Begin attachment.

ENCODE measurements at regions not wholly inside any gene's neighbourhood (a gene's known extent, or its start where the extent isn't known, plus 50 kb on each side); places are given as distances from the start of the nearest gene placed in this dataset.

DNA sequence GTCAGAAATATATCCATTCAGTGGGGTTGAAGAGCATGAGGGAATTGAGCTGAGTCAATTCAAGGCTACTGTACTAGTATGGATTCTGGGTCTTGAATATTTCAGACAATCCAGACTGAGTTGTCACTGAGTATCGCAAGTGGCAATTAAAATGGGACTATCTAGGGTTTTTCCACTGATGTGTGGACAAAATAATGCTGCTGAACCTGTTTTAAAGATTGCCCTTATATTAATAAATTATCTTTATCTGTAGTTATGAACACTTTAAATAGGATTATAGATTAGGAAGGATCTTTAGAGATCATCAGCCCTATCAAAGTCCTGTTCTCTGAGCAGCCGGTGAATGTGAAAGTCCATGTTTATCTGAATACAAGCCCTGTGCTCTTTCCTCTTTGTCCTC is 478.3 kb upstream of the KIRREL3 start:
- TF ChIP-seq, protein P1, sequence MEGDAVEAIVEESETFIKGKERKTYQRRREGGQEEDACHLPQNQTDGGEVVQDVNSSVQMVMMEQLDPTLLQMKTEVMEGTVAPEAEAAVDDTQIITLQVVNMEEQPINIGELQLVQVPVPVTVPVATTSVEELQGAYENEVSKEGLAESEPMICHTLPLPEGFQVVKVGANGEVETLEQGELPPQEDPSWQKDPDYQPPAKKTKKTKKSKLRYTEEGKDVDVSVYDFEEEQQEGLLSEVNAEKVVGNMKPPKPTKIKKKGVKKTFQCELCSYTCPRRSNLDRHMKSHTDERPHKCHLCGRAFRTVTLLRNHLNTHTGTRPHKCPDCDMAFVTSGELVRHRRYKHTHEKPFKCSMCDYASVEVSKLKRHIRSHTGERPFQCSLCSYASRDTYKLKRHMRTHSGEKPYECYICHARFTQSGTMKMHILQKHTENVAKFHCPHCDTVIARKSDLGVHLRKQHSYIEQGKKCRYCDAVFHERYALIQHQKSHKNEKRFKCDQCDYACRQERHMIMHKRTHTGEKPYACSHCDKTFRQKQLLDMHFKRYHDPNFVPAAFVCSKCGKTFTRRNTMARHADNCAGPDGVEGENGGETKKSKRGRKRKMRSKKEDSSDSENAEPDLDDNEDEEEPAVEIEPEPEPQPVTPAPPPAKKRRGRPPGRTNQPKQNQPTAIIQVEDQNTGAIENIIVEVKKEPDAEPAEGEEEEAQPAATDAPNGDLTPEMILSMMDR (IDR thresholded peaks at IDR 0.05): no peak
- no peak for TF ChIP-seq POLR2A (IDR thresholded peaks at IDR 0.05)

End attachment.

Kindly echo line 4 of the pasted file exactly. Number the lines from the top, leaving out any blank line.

- no peak for TF ChIP-seq POLR2A (IDR thresholded peaks at IDR 0.05)